Role of Microrna in Plant Stress Response
Authors: J. Vanitha, J. Srinivasan and R. Mahendran
A microRNA molecule has very few nucleotides (an average of 22) compared with other RNAs. miRNAs are post-transcriptional regulators that bind to complementary sequences on target messenger RNA transcripts (mRNAs), usually resulting in translational repression or target degradation and gene silencing. The human genome may encode over 1000 miRNAs, which may target about 60% of mammalian genes and are abundant in many human cell types. Different sets of expressed miRNAs are found in different cell types and tissues.
miRNAs in plant stress
Plants exposed to stress use multiple gene regulatory mechanisms, including post-transcriptional regulation of gene expression, to restore and re-establish cellular homeostasis. miRNAs have emerged as ubiquitous post-transcriptional gene regulatory molecules in plants and animals. Plant miRNAs are approximately 21 nucleotide long small regulatory RNAs that are derived from the processing of longer primary miRNA transcripts adopting hairpin-like structures.
Although miRNAs are small in number, the overall impact of miRNA-controlled gene regulation in plants cannot be underestimated because most of the target mRNAs are transcription factors. These transcription factors can potentially participate in most developmental processes from seed germination to seed maturation. Thus, miRNAs are thought to regulate primarily developmental processes. However, a direct link between miRNAs and plant stress responses has emerged with the identification of miR398, which targets two Cu/Zn superoxide dismutases (CSD1 and CSD2), and miR395 and miR399, which target the sulfate transporter (AST68) and the phosphate transporter (PHO1), respectively. miRNAs and plant stress responses may also be linked by the fact that hyl1 and cap-binding protein 80/ABA HYPERSENSITIVE 1 (cbp80/abh1) mutants that are compromised in miRNA biogenesis are hypersensitive to ABA, a modulator of the expression of several stress-responsive genes. Even more striking is the fact that the profile of most conserved miRNAs that target transcription factors are significantly altered in response to stress. Even subtle and transient changes in miRNA expression during stress can have profound physiological effects. For instance, miR393 is upregulated slightly and transiently in response to nitrogen availability, but can have a robust effect on root architecture by regulating the abundance of AFB3 mRNA. Similarly, there is a subtle and transient change in miR393 expression in leaves challenged with flg-22 (Pseudomonas syringae pv. tomato DC3000 flagellin derived peptide) that suggests a role for miR393 in plant disease resistance. Indeed, transgenic plants over expressing miR393, in which transport inhibitor response1 (TIR1) transcript levels are decreased, exhibit enhanced resistance to bacterial infection.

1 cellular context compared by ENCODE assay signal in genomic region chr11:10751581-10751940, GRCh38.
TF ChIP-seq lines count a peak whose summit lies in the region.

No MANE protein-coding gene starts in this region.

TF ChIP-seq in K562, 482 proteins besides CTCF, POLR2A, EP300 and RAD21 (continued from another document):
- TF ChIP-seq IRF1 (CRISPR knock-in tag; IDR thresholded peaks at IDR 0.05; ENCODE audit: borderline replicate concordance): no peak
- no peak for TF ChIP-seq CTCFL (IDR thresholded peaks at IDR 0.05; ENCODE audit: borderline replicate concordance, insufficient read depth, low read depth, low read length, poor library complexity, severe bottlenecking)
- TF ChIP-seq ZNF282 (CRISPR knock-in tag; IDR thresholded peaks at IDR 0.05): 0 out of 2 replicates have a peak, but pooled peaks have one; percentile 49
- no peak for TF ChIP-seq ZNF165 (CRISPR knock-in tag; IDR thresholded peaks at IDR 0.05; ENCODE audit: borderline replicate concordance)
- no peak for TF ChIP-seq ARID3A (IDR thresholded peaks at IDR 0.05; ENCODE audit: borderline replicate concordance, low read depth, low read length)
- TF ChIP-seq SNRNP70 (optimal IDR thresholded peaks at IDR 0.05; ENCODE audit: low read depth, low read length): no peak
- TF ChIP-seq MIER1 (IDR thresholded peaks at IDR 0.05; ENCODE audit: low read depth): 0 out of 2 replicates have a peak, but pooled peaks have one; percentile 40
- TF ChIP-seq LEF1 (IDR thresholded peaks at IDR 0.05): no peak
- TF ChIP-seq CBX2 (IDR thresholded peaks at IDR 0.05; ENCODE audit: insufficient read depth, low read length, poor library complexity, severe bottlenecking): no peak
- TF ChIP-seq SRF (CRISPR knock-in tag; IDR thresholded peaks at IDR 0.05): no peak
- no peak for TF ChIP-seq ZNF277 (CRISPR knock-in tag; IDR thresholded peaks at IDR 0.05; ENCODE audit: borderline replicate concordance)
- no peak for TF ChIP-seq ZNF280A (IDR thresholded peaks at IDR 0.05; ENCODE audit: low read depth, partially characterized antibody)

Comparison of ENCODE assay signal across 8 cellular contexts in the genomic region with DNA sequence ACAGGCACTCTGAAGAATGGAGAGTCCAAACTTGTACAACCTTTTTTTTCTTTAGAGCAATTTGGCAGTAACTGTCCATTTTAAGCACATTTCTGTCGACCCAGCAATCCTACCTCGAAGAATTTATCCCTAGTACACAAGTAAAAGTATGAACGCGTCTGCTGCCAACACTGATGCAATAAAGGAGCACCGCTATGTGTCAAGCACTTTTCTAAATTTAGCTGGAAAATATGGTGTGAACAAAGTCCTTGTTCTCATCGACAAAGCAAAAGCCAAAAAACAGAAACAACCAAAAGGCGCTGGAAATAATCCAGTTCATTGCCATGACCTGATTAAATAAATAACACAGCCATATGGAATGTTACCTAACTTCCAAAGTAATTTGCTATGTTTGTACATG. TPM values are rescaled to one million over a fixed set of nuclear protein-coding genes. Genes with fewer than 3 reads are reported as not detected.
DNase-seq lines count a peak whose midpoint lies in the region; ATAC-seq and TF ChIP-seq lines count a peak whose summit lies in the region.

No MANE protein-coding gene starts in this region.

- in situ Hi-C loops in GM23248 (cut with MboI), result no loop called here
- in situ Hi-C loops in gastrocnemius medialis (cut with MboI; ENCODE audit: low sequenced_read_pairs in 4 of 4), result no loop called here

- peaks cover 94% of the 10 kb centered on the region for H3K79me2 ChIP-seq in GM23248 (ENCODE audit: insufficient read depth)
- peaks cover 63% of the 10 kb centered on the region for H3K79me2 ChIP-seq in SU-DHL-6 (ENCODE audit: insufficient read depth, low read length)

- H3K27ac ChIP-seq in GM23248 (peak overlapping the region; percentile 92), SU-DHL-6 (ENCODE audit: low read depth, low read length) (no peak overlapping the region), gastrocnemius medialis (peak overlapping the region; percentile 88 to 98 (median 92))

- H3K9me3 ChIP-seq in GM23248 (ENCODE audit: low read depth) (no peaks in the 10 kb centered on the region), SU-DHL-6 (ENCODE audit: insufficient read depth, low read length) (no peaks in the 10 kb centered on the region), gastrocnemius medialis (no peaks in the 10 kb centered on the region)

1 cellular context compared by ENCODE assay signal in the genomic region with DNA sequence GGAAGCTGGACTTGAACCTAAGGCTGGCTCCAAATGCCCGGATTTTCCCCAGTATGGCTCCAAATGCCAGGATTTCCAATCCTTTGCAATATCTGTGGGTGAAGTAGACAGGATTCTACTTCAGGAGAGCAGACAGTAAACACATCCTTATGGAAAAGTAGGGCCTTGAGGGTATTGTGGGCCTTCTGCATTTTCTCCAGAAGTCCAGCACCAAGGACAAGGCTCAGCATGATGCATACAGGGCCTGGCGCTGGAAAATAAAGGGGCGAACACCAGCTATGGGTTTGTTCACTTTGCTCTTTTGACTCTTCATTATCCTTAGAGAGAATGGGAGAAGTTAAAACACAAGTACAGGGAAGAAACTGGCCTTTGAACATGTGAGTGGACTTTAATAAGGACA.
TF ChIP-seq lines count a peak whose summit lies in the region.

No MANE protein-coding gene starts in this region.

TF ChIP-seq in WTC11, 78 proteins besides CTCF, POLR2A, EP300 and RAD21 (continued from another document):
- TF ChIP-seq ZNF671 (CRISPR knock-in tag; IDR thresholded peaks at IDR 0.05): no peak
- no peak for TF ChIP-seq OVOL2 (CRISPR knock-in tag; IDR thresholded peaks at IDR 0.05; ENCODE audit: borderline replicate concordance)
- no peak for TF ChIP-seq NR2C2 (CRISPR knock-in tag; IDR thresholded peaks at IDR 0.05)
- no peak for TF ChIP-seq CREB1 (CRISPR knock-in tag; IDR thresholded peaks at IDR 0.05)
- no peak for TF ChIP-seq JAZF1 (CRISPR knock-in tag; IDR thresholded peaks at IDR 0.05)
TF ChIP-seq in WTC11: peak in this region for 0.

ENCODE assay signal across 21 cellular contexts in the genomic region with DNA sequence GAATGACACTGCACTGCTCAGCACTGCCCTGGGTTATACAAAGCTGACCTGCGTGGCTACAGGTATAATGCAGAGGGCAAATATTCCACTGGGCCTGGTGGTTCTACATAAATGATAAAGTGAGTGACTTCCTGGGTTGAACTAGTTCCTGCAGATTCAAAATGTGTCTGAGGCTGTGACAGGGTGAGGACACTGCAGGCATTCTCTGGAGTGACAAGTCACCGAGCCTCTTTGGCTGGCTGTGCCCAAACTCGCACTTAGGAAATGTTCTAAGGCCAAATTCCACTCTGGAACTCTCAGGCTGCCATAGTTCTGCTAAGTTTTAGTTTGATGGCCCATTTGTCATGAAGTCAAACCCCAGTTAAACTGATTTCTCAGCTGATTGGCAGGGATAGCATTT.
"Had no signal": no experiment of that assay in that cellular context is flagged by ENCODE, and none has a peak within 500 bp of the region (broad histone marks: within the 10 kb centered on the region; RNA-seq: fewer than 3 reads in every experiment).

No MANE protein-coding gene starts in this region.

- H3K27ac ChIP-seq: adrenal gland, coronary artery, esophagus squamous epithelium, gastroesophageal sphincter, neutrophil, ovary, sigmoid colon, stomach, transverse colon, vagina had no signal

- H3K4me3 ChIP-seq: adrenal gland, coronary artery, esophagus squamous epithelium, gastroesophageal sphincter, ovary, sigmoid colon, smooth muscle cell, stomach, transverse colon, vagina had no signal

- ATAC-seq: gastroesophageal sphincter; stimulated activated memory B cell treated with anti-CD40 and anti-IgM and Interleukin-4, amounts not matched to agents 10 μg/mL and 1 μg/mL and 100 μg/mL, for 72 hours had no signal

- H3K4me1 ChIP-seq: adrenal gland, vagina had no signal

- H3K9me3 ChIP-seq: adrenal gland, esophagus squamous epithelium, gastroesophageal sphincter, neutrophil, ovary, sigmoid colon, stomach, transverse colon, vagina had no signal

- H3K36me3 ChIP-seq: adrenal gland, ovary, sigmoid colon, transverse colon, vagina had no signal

Plant growth and development are attenuated during stress but relatively little is known about how this is achieved at the molecular level. miRNAs recognize their mRNA targets based on imperfect sequence complementary and suppress expression of the target gene by guiding degradation and/or translational repression of the cognate mRNA target. In addition to discussing recent findings that have enhanced our understanding of the role of miRNAs during stress, this topic highlights the importance of miRNAs that have emerged as molecular links between modulation of plant growth and development.
About Author / Additional Info:
I have finished my PhD in Plant Breeding and Genetics (TNAU, Coimbatore). Currently working as assistant professor in Sethu Bhaskara Agricultural College and Research Foundation, Karaikudi